Hello lovely ladies (and gents!). We’re back with another installment of Etiquette with Emily. First, I just have to say y’all are fantastic! When I asked for your thoughts two weeks ago on my engagement party guest list conundrum, you delivered like no other – over 35 responses! The consensus seemed to be that the best option was to hold a more generic holiday party, but to let people know (if they ask!) that Kate + Cormac will be in attendance. This way, they’ll get to celebrate with friends and family, but without the pressure of save-the-dates hanging over their heads all night. Thanks again for all of your great input – I loved reading your thoughts!
But on to this week. Today’s question comes from our very own Katharine! Like our last question, it, too, concerns guest lists (aren’t they difficult?), but this time, it’s the list for the actual wedding she’s wondering about.
Here’s the deal. Katharine is not engaged (yet!), but she’s already looking ahead to the near future, when she will be. (Side note: can you blame her?! We work at a wedding magazine!) In an ideal world, Katharine and Kyle would prefer to have a small wedding (let’s say thirty or so people). This is not always an ideal world, however, and a small wedding is just not in the cards for these two families.
The next problem? Kyle’s family is, like, five times larger than Katharine’s. For serious. Kyle’s family also feels strongly about inviting the entire extended clan. Katharine’s worry? That her family will feel like guests at the Gibler family reunion. Another complication? Katharine’s family is pretty traditional (three cheers for Virginians!), and plans to pay for most of the festivities… festivities that will be large (and expensive!) mainly because of the groom’s extended family.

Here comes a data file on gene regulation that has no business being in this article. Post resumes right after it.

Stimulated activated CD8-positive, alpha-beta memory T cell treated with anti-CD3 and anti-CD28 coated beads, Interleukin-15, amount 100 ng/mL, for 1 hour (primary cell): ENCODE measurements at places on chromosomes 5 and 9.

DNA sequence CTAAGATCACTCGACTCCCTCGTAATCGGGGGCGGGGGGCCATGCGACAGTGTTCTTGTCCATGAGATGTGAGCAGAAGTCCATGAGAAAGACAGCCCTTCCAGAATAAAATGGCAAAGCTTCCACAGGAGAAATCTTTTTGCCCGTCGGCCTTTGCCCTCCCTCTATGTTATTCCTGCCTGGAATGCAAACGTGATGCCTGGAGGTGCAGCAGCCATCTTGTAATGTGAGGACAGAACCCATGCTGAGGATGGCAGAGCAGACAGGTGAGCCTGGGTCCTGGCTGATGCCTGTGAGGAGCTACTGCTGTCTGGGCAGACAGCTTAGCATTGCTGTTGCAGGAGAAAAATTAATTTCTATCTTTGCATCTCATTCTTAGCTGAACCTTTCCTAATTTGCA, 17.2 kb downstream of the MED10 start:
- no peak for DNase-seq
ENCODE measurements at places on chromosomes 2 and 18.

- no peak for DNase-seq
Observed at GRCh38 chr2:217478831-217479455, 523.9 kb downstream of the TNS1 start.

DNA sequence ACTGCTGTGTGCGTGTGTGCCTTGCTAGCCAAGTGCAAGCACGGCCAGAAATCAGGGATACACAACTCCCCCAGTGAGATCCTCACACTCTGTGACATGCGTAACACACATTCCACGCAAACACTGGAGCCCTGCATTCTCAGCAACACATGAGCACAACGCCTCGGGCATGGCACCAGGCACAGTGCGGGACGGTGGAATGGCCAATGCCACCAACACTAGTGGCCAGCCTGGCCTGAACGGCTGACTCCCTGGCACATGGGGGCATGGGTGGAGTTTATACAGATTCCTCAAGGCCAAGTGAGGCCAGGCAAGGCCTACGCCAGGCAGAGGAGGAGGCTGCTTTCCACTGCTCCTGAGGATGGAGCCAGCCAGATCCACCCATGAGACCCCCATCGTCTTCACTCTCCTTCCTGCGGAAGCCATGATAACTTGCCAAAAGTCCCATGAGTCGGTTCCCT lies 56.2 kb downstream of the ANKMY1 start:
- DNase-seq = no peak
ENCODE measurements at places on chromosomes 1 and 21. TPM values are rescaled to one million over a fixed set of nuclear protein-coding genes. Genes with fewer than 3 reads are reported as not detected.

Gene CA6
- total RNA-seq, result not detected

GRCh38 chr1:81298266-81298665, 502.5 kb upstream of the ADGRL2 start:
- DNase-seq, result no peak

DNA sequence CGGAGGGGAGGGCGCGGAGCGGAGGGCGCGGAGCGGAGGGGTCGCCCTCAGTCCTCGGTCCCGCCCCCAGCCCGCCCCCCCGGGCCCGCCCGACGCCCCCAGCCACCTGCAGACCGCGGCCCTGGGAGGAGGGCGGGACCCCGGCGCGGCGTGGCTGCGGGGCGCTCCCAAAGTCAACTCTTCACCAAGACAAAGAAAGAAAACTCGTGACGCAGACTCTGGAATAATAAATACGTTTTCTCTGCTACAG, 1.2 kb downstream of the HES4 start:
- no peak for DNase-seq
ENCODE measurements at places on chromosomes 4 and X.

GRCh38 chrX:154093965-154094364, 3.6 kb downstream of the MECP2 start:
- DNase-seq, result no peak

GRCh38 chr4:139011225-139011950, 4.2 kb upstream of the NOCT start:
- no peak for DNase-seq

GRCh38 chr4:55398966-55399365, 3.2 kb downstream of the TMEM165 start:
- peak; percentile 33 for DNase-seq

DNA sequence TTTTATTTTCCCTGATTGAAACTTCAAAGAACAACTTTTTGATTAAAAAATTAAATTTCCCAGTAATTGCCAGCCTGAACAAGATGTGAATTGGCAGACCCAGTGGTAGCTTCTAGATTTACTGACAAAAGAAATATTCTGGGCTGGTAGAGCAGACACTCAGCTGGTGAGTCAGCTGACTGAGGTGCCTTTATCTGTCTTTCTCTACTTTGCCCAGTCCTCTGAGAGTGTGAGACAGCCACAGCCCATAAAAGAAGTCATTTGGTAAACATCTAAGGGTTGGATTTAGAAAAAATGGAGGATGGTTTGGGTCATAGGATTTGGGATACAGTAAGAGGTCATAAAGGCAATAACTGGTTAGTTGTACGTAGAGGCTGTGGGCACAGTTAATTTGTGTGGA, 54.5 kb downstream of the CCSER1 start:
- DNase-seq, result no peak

So her question: Can the available spots on the guest list be split equally between the two sides, or should Kyle’s side be given more slots since it’s larger? Does the guest list split (or the size of the wedding) depend at all on who’s footing the bill?
Unfortunately, all Ms. Post gives us on the subject is this:
“Traditionally, the guest list was divided equally between the bride’s and groom’s families and friends, but this is no longer considered necessary. Everyone must keep in mind whose wedding it is. Certainly the bride and groom will seek input from their families, but it’s up to the couple to make the final choices. If everyone is willing to be tactful and accommodating, the process should proceed without too much fuss.” (Emily Post’s Etiquette, 17th Edition, page 572)
So what do you think? Please share!
Have an etiquette conundrum you’d like us to take a stab at? Email me at emily [at] iloveswmag [dot] com (or click here!).